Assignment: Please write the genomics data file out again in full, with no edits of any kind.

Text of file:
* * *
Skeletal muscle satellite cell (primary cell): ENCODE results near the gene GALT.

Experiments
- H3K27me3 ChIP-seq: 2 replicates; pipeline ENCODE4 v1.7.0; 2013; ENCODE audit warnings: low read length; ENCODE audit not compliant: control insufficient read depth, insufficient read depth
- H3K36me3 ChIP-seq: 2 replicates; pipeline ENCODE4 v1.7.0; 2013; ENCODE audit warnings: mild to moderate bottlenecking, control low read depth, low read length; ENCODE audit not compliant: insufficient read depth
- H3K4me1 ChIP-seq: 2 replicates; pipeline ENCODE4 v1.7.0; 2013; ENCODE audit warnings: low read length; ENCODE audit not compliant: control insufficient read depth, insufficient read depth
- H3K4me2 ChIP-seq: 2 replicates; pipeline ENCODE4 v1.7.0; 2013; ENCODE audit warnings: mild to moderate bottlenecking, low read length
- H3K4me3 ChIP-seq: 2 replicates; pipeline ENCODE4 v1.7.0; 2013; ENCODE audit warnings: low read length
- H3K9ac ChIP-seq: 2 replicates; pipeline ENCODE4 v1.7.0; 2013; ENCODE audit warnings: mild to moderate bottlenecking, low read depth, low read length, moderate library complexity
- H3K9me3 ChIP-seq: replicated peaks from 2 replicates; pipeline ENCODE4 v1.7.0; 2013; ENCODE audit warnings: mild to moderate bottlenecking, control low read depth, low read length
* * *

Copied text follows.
Skeletal muscle satellite cell (primary cell): ENCODE results near the gene GALT.

Experiments
- H3K27me3 ChIP-seq: 2 replicates; pipeline ENCODE4 v1.7.0; 2013; ENCODE audit warnings: low read length; ENCODE audit not compliant: control insufficient read depth, insufficient read depth
- H3K36me3 ChIP-seq: 2 replicates; pipeline ENCODE4 v1.7.0; 2013; ENCODE audit warnings: mild to moderate bottlenecking, control low read depth, low read length; ENCODE audit not compliant: insufficient read depth
- H3K4me1 ChIP-seq: 2 replicates; pipeline ENCODE4 v1.7.0; 2013; ENCODE audit warnings: low read length; ENCODE audit not compliant: control insufficient read depth, insufficient read depth
- H3K4me2 ChIP-seq: 2 replicates; pipeline ENCODE4 v1.7.0; 2013; ENCODE audit warnings: mild to moderate bottlenecking, low read length
- H3K4me3 ChIP-seq: 2 replicates; pipeline ENCODE4 v1.7.0; 2013; ENCODE audit warnings: low read length
- H3K9ac ChIP-seq: 2 replicates; pipeline ENCODE4 v1.7.0; 2013; ENCODE audit warnings: mild to moderate bottlenecking, low read depth, low read length, moderate library complexity
- H3K9me3 ChIP-seq: replicated peaks from 2 replicates; pipeline ENCODE4 v1.7.0; 2013; ENCODE audit warnings: mild to moderate bottlenecking, control low read depth, low read length